• Hotel Catedral La PazDescription as above.



One of the greatest attractions to our trips is the wildlife we may encounter while hiking, paddling, on the boat tour or in transit along highways. Our guides are well versed in the areas we kayak, the habits of the local wildlife, and they regularly communicate with other kayakers, whale watchers, and researchers to improve our wildlife viewing possibilities. But please keep in mind that wildlife is just that, wild, and we cannot guarantee any wildlife sightings.

When we encounter wildlife, we have some basic rules that must be followed to ensure that wildlife is not adversely affected by our presence. The main goal when viewing any wildlife is not to disturb their normal activities. Your guides instruct you to stay close together as a group when viewing any wildlife and position the group appropriately to minimize any disturbance to the wildlife. Feeding wild animals is strictly forbidden. There are provincial and federal laws that can result in fines and/or jail terms for feeding wildlife. At your pre-trip meeting, your guides will review our approach to wildlife viewing.


  • Snorkel with a ‘buddy’, taking particular care to be mindful of currents.

 

  • Let the sea lions swim to you rather than chasing them. They are naturally curious and if you’re patient you will enjoy a close encounter.

 

 

  • Do not corner them and respect their territory – if a sea lion blows bubbles in your face you are too close and should move away slowly.

 

 

  • Avoid a staring match – this could antagonize them. Rather appear disinterested so they do not feel threatened by your presence.

 

 

  • Do not touch or hold on to them!

 

 

  • Swimming with the sea lions is a great experience with very few-reported incidences but remember they are wild animals, and you should be aware of the risks involved.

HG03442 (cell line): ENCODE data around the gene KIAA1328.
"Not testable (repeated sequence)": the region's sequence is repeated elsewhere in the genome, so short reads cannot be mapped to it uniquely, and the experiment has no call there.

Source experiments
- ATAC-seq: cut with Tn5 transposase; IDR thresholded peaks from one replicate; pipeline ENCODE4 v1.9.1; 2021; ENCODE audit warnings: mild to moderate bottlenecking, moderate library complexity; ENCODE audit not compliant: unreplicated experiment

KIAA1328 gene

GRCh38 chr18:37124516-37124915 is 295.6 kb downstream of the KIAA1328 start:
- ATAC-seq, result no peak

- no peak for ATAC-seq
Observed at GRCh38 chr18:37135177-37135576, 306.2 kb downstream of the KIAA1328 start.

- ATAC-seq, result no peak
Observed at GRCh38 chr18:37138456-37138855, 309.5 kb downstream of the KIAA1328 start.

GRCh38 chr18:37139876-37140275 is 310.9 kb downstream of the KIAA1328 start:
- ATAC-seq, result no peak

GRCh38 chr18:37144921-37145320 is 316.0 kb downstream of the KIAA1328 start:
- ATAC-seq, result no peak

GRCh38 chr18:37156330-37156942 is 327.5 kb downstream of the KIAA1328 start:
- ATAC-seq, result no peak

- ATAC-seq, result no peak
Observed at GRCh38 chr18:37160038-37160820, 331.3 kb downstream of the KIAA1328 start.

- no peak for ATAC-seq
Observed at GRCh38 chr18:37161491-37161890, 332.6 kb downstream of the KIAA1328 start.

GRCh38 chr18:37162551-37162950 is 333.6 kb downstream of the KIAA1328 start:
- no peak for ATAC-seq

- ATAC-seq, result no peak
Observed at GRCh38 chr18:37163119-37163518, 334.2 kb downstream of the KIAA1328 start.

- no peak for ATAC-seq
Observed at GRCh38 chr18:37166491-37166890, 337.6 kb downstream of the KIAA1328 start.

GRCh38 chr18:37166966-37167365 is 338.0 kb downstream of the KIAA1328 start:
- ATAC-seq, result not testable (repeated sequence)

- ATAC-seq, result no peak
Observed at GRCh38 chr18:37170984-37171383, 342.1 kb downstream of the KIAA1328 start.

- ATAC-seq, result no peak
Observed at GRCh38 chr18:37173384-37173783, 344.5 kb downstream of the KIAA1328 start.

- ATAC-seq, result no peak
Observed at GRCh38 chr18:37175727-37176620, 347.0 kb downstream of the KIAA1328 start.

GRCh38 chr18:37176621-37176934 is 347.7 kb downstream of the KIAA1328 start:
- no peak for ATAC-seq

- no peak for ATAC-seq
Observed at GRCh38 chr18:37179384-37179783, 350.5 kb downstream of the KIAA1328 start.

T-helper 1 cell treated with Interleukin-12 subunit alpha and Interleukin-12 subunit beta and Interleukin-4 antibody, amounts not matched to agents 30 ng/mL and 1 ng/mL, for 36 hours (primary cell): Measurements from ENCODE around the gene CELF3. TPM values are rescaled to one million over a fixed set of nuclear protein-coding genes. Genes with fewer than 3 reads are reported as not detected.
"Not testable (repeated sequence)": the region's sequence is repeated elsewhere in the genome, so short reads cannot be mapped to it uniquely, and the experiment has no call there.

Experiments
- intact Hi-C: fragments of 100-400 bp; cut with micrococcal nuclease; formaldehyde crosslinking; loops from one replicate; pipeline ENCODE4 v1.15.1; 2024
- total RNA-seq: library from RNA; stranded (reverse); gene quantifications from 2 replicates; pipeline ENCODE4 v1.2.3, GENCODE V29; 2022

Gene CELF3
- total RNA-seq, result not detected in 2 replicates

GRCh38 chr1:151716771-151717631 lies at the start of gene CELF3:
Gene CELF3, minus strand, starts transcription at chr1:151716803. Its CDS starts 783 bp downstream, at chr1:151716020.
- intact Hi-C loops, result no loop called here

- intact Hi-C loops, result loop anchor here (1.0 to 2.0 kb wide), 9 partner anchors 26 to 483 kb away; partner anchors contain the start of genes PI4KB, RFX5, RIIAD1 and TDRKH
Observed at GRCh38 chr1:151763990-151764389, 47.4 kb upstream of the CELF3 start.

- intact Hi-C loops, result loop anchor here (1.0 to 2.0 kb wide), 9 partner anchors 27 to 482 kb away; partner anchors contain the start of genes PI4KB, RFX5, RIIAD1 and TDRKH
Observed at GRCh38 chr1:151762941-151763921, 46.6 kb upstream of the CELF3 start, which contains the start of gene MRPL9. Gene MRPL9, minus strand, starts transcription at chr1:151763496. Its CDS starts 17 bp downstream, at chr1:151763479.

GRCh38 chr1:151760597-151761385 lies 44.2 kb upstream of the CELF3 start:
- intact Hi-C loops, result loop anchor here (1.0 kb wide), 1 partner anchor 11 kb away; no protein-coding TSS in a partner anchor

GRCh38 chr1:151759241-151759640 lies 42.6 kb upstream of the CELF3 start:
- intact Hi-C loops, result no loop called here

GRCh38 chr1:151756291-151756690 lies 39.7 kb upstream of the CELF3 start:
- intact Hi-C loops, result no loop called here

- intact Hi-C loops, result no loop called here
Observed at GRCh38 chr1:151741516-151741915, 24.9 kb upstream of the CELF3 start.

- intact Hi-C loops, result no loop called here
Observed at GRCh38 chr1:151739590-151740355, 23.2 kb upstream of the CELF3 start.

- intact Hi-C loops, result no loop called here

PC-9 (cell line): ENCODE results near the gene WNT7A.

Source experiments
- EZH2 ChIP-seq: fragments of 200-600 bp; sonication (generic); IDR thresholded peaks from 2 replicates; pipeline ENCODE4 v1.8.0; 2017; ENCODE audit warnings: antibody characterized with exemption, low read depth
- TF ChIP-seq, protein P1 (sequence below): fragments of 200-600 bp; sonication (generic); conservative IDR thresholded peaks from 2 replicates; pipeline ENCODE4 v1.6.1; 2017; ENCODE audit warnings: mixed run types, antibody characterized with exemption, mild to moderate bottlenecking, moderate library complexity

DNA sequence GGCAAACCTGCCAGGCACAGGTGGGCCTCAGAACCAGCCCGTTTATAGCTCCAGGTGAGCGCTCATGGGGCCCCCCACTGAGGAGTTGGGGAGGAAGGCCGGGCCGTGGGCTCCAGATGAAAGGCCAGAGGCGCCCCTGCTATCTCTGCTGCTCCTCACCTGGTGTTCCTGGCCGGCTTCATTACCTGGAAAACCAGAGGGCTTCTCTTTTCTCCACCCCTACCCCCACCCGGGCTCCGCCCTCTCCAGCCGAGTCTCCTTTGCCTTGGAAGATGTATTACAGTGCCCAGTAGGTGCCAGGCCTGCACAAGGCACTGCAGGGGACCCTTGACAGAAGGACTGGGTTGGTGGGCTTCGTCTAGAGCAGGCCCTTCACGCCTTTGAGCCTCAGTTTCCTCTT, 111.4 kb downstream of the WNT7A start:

Baja is well known for its gorgeous aquamarine tranquil seas and has thus become a mecca for kayakers of all abilities. In fact, it is one of the most popular paddling destinations throughout the northern hemisphere during the winter months. However, it should not go unmentioned that there are regular north winds that can reach 20+mph.

These “northerlies” are particularly present between mid-November and mid-March and can sometimes blow for three days at a time, though more commonly they are limited to being strong afternoon breezes. These winds can create tough paddling conditions – waves, choppy water, etc.

Espiritu Santo has some deep fjord-like bays that provide protection from these prevailing winds, but there could be day(s) when we cannot kayak. It may still be possible to practice kayak skills – rescues, the roll, even surfing but not possible to advance from one bay to another. Your guides are highly experienced, and they will always offer alternative activities if it is not deemed safe to kayak – hiking, snorkelling in a protected bay, etc.


  • Dehydration & sunburn: The sun unfailingly claims the biggest number of casualties – please take appropriate precautions to avoid joining the statistics.
  • Wind: The Baja ‘Norte’ blows regularly and unexpectedly between November and April. Pre-trip planning and constant vigilance for a change in the weather are essential ingredients for a successful expedition.
  • Stingrays: Adopt the ‘stingray shuffle’ technique. Stingrays hide under the sand of shallow waters. Wear footwear and shuffle your feet while in the water, this will scare the stingrays away. If you fall victim, place the wound in a pot with hot water and vinegar. Continue to add hot water to maintain temperature. After one hour the pain should dissipate.
  • Jelly Fish: Keep an eye out, particularly during the warm water months. If inflicted avoid scratching the area. Apply Cortisone cream, or urine with hot sand will work very well.
  • Stone Fish: These are very dangerous and fortunately rare. Do not stand up on rocky areas while snorkelling.
  • Rattlesnakes & Scorpions: They are rare but keep an eye out when hiking. Also, keep your tent zipped up to avoid these and other unwelcome visitors.
  • Puffer Fish: You will find numerous puffers washed up on the shoreline along with other treacherous objects. These cause the second most frequent injuries.